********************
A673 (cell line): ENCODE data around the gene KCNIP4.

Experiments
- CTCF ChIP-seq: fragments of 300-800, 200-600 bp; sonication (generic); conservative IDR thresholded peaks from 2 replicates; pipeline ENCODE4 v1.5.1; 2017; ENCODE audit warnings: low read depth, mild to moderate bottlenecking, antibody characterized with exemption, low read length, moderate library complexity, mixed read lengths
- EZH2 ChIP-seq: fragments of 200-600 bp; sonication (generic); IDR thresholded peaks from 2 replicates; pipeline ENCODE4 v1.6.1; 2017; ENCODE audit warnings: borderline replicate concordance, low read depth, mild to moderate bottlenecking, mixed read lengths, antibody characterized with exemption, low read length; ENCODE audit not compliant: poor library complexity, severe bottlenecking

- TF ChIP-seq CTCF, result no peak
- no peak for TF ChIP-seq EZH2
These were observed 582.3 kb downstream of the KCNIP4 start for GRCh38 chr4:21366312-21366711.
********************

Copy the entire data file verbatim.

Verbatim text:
A673 (cell line): ENCODE data around the gene KCNIP4.

Experiments
- CTCF ChIP-seq: fragments of 300-800, 200-600 bp; sonication (generic); conservative IDR thresholded peaks from 2 replicates; pipeline ENCODE4 v1.5.1; 2017; ENCODE audit warnings: low read depth, mild to moderate bottlenecking, antibody characterized with exemption, low read length, moderate library complexity, mixed read lengths
- EZH2 ChIP-seq: fragments of 200-600 bp; sonication (generic); IDR thresholded peaks from 2 replicates; pipeline ENCODE4 v1.6.1; 2017; ENCODE audit warnings: borderline replicate concordance, low read depth, mild to moderate bottlenecking, mixed read lengths, antibody characterized with exemption, low read length; ENCODE audit not compliant: poor library complexity, severe bottlenecking

- TF ChIP-seq CTCF, result no peak
- no peak for TF ChIP-seq EZH2
These were observed 582.3 kb downstream of the KCNIP4 start for GRCh38 chr4:21366312-21366711.